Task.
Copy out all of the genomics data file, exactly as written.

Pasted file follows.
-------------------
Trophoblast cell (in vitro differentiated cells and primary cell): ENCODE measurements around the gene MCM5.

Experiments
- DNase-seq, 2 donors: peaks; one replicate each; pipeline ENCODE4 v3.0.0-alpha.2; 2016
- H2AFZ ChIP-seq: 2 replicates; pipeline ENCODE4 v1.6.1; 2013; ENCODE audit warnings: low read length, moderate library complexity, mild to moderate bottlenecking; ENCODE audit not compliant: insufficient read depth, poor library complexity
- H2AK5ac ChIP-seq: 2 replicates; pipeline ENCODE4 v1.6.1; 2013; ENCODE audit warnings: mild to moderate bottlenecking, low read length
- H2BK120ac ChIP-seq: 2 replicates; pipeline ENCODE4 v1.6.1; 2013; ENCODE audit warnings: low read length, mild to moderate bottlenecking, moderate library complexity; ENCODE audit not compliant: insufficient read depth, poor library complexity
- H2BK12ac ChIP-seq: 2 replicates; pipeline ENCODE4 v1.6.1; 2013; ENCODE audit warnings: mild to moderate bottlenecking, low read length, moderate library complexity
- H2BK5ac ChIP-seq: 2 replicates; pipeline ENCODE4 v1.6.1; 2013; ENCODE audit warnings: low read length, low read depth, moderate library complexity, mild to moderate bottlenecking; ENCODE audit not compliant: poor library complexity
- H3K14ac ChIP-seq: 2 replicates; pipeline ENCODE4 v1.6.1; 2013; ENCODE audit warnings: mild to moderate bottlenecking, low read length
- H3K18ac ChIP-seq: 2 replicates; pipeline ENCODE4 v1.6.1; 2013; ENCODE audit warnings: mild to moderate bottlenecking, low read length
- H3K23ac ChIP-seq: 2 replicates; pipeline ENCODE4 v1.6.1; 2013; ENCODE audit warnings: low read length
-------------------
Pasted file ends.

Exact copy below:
Trophoblast cell (in vitro differentiated cells and primary cell): ENCODE measurements around the gene MCM5.

Experiments
- DNase-seq, 2 donors: peaks; one replicate each; pipeline ENCODE4 v3.0.0-alpha.2; 2016
- H2AFZ ChIP-seq: 2 replicates; pipeline ENCODE4 v1.6.1; 2013; ENCODE audit warnings: low read length, moderate library complexity, mild to moderate bottlenecking; ENCODE audit not compliant: insufficient read depth, poor library complexity
- H2AK5ac ChIP-seq: 2 replicates; pipeline ENCODE4 v1.6.1; 2013; ENCODE audit warnings: mild to moderate bottlenecking, low read length
- H2BK120ac ChIP-seq: 2 replicates; pipeline ENCODE4 v1.6.1; 2013; ENCODE audit warnings: low read length, mild to moderate bottlenecking, moderate library complexity; ENCODE audit not compliant: insufficient read depth, poor library complexity
- H2BK12ac ChIP-seq: 2 replicates; pipeline ENCODE4 v1.6.1; 2013; ENCODE audit warnings: mild to moderate bottlenecking, low read length, moderate library complexity
- H2BK5ac ChIP-seq: 2 replicates; pipeline ENCODE4 v1.6.1; 2013; ENCODE audit warnings: low read length, low read depth, moderate library complexity, mild to moderate bottlenecking; ENCODE audit not compliant: poor library complexity
- H3K14ac ChIP-seq: 2 replicates; pipeline ENCODE4 v1.6.1; 2013; ENCODE audit warnings: mild to moderate bottlenecking, low read length
- H3K18ac ChIP-seq: 2 replicates; pipeline ENCODE4 v1.6.1; 2013; ENCODE audit warnings: mild to moderate bottlenecking, low read length
- H3K23ac ChIP-seq: 2 replicates; pipeline ENCODE4 v1.6.1; 2013; ENCODE audit warnings: low read length